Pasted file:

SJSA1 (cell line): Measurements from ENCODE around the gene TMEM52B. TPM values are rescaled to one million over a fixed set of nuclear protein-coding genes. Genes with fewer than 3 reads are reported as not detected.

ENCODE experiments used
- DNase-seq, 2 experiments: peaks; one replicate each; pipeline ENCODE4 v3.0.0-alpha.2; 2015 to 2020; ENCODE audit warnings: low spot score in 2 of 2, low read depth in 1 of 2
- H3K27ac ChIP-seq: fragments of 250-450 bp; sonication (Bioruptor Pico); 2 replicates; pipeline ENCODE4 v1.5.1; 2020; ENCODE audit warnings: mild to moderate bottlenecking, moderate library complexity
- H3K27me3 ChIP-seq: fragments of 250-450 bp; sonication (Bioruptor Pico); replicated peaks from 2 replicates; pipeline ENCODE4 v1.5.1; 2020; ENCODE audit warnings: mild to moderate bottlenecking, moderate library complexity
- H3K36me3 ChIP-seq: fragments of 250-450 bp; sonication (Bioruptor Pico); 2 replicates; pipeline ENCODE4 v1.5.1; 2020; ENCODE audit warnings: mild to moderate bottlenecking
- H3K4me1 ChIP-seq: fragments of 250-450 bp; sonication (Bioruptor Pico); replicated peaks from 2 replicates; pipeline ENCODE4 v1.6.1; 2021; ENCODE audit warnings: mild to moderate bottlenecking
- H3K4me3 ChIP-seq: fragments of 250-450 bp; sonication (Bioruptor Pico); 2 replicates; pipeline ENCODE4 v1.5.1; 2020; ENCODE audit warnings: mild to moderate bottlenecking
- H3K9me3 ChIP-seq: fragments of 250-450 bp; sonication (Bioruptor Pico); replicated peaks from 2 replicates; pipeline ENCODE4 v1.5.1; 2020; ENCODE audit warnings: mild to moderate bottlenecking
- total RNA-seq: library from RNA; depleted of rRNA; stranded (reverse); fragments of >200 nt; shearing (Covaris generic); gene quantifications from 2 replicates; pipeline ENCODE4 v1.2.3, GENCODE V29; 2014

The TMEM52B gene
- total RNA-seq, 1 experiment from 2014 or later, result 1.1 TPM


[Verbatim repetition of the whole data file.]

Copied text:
SJSA1 (cell line): Measurements from ENCODE around the gene TMEM52B. TPM values are rescaled to one million over a fixed set of nuclear protein-coding genes. Genes with fewer than 3 reads are reported as not detected.

ENCODE experiments used
- DNase-seq, 2 experiments: peaks; one replicate each; pipeline ENCODE4 v3.0.0-alpha.2; 2015 to 2020; ENCODE audit warnings: low spot score in 2 of 2, low read depth in 1 of 2
- H3K27ac ChIP-seq: fragments of 250-450 bp; sonication (Bioruptor Pico); 2 replicates; pipeline ENCODE4 v1.5.1; 2020; ENCODE audit warnings: mild to moderate bottlenecking, moderate library complexity
- H3K27me3 ChIP-seq: fragments of 250-450 bp; sonication (Bioruptor Pico); replicated peaks from 2 replicates; pipeline ENCODE4 v1.5.1; 2020; ENCODE audit warnings: mild to moderate bottlenecking, moderate library complexity
- H3K36me3 ChIP-seq: fragments of 250-450 bp; sonication (Bioruptor Pico); 2 replicates; pipeline ENCODE4 v1.5.1; 2020; ENCODE audit warnings: mild to moderate bottlenecking
- H3K4me1 ChIP-seq: fragments of 250-450 bp; sonication (Bioruptor Pico); replicated peaks from 2 replicates; pipeline ENCODE4 v1.6.1; 2021; ENCODE audit warnings: mild to moderate bottlenecking
- H3K4me3 ChIP-seq: fragments of 250-450 bp; sonication (Bioruptor Pico); 2 replicates; pipeline ENCODE4 v1.5.1; 2020; ENCODE audit warnings: mild to moderate bottlenecking
- H3K9me3 ChIP-seq: fragments of 250-450 bp; sonication (Bioruptor Pico); replicated peaks from 2 replicates; pipeline ENCODE4 v1.5.1; 2020; ENCODE audit warnings: mild to moderate bottlenecking
- total RNA-seq: library from RNA; depleted of rRNA; stranded (reverse); fragments of >200 nt; shearing (Covaris generic); gene quantifications from 2 replicates; pipeline ENCODE4 v1.2.3, GENCODE V29; 2014

The TMEM52B gene
- total RNA-seq, 1 experiment from 2014 or later, result 1.1 TPM